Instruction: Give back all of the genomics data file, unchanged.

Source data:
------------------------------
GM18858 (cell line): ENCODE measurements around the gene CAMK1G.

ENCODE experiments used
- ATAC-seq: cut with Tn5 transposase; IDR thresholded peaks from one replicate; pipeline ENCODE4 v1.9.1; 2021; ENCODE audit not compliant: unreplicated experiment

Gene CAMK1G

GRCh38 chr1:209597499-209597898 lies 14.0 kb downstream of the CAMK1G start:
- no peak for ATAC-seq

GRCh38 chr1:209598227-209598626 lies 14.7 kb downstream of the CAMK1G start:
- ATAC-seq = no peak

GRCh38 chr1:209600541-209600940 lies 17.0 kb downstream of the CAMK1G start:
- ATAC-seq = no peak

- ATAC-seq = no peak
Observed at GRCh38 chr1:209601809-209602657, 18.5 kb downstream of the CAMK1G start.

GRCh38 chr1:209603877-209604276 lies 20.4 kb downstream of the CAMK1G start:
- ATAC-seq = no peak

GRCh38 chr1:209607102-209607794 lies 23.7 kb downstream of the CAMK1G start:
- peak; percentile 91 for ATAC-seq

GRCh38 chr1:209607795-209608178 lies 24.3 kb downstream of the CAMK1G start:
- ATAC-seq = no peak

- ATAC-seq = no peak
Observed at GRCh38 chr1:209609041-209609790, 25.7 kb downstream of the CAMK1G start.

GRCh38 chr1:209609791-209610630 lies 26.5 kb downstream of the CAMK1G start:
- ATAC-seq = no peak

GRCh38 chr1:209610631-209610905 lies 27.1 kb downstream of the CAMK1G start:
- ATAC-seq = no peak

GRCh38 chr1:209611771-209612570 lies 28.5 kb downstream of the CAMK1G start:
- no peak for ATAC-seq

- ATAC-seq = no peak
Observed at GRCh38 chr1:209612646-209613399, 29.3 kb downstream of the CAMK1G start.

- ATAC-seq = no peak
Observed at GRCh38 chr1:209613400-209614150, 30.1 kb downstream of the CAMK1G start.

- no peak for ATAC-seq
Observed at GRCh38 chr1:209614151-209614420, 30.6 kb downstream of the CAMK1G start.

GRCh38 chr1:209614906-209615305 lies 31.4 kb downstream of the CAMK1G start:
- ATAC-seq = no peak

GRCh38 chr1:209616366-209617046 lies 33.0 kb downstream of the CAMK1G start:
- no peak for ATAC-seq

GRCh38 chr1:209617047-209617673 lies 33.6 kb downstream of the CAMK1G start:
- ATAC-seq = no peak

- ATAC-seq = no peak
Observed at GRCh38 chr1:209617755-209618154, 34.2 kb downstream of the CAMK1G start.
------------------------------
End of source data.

GM18858 (cell line): ENCODE measurements around the gene CAMK1G.

ENCODE experiments used
- ATAC-seq: cut with Tn5 transposase; IDR thresholded peaks from one replicate; pipeline ENCODE4 v1.9.1; 2021; ENCODE audit not compliant: unreplicated experiment

Gene CAMK1G

GRCh38 chr1:209597499-209597898 lies 14.0 kb downstream of the CAMK1G start:
- no peak for ATAC-seq

GRCh38 chr1:209598227-209598626 lies 14.7 kb downstream of the CAMK1G start:
- ATAC-seq = no peak

GRCh38 chr1:209600541-209600940 lies 17.0 kb downstream of the CAMK1G start:
- ATAC-seq = no peak

- ATAC-seq = no peak
Observed at GRCh38 chr1:209601809-209602657, 18.5 kb downstream of the CAMK1G start.

GRCh38 chr1:209603877-209604276 lies 20.4 kb downstream of the CAMK1G start:
- ATAC-seq = no peak

GRCh38 chr1:209607102-209607794 lies 23.7 kb downstream of the CAMK1G start:
- peak; percentile 91 for ATAC-seq

GRCh38 chr1:209607795-209608178 lies 24.3 kb downstream of the CAMK1G start:
- ATAC-seq = no peak

- ATAC-seq = no peak
Observed at GRCh38 chr1:209609041-209609790, 25.7 kb downstream of the CAMK1G start.

GRCh38 chr1:209609791-209610630 lies 26.5 kb downstream of the CAMK1G start:
- ATAC-seq = no peak

GRCh38 chr1:209610631-209610905 lies 27.1 kb downstream of the CAMK1G start:
- ATAC-seq = no peak

GRCh38 chr1:209611771-209612570 lies 28.5 kb downstream of the CAMK1G start:
- no peak for ATAC-seq

- ATAC-seq = no peak
Observed at GRCh38 chr1:209612646-209613399, 29.3 kb downstream of the CAMK1G start.

- ATAC-seq = no peak
Observed at GRCh38 chr1:209613400-209614150, 30.1 kb downstream of the CAMK1G start.

- no peak for ATAC-seq
Observed at GRCh38 chr1:209614151-209614420, 30.6 kb downstream of the CAMK1G start.

GRCh38 chr1:209614906-209615305 lies 31.4 kb downstream of the CAMK1G start:
- ATAC-seq = no peak

GRCh38 chr1:209616366-209617046 lies 33.0 kb downstream of the CAMK1G start:
- no peak for ATAC-seq

GRCh38 chr1:209617047-209617673 lies 33.6 kb downstream of the CAMK1G start:
- ATAC-seq = no peak

- ATAC-seq = no peak
Observed at GRCh38 chr1:209617755-209618154, 34.2 kb downstream of the CAMK1G start.